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April 10, 2013

Not Enough Reform on Derivatives

On Thursday, several bills to pre-empt the regulation of derivatives will be the focus of a hearing in the House Financial Services Committee. The bills, which have already passed the Agriculture Committee, must be stopped if the world is to be made safe from reckless risk-taking by banks. As it turns out, Representative Jeb Hensarling, Republican of Texas and the new head of the Financial Services Committee, may be the man to stop them.

In a recent interview with The Wall Street Journal, Mr. Hensarling outlined a free-enterprise approach to bank regulation that sensibly supported “greater capital and liquidity standards” and better “ring-fencing, fire-walling — whatever metaphor you want to use — between an insured depository institution and a noninsured investment bank.”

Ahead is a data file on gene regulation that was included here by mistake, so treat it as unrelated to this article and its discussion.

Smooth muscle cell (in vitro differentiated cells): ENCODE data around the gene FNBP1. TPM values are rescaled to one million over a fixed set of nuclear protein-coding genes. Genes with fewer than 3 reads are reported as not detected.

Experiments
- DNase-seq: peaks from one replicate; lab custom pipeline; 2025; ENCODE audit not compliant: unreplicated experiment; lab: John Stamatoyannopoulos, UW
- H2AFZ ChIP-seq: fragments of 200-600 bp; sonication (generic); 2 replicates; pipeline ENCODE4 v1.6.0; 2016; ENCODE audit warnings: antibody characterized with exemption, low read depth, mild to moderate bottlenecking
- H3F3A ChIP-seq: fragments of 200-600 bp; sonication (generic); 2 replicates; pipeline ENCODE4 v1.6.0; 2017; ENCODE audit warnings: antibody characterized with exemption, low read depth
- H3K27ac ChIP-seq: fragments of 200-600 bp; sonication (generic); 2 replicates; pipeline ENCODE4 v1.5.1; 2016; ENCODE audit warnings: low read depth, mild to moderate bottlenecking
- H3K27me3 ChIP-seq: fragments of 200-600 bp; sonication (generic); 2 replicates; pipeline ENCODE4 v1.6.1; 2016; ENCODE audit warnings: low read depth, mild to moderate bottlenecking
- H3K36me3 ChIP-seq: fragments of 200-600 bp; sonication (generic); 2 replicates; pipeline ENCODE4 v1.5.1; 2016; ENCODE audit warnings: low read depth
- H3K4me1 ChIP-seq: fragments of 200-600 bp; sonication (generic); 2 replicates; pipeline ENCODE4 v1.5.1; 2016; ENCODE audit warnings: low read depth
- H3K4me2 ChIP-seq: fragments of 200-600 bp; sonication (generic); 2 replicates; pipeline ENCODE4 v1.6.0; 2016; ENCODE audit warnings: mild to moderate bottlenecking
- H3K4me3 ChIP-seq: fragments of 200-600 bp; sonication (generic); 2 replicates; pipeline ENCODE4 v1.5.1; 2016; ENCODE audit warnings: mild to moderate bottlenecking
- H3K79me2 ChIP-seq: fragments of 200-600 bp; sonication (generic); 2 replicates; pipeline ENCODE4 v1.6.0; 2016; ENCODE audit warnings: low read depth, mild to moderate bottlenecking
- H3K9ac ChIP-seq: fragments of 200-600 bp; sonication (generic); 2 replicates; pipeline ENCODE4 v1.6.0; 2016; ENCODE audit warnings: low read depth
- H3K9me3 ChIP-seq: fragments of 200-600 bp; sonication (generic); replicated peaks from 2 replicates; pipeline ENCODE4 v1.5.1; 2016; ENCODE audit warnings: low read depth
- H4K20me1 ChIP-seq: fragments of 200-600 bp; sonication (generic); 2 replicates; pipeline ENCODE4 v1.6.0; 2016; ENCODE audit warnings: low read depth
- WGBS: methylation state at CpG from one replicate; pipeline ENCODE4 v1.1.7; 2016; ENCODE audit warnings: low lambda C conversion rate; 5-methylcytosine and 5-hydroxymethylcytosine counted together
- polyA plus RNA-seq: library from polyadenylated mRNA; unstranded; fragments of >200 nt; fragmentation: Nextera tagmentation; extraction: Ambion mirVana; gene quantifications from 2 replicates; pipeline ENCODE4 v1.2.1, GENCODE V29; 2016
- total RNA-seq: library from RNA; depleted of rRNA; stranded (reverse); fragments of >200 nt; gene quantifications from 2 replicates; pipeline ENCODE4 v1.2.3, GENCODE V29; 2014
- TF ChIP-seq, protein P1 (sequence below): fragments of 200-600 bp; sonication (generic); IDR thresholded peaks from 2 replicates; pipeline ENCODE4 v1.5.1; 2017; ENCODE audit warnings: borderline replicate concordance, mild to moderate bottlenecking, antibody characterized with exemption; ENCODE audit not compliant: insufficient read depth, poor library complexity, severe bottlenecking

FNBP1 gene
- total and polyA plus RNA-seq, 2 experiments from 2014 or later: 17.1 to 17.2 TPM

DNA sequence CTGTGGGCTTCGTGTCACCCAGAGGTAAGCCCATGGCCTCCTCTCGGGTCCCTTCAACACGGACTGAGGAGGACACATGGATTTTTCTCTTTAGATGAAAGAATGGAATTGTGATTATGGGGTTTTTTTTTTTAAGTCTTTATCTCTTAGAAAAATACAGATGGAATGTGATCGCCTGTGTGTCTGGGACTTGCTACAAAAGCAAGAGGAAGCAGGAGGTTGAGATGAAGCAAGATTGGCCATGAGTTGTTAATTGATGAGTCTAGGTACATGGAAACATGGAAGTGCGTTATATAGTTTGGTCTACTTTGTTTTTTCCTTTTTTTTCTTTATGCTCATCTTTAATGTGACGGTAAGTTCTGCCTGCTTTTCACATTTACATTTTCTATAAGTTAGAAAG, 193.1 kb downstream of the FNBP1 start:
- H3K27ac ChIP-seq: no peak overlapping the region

One of the bills before his committee would do the opposite of what he envisions. It would gut a provision of the Dodd-Frank financial reform law that effectively requires banks to spin off their riskiest derivatives transactions into separately capitalized uninsured subsidiaries. The spinoff provision, which starts phasing in this year, is important for shielding taxpayers from future bailouts. But the big banks have fought the provision because their taxpayer backing from being both federally insured and too big to fail is part of what makes their derivatives business hugely profitable. If Mr. Hensarling is the free-enterprise advocate he says he is, he will tell the banks that if they cannot profitably do their deals without taxpayer backing, they should not be doing them at all.”

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Read full New York Times article here

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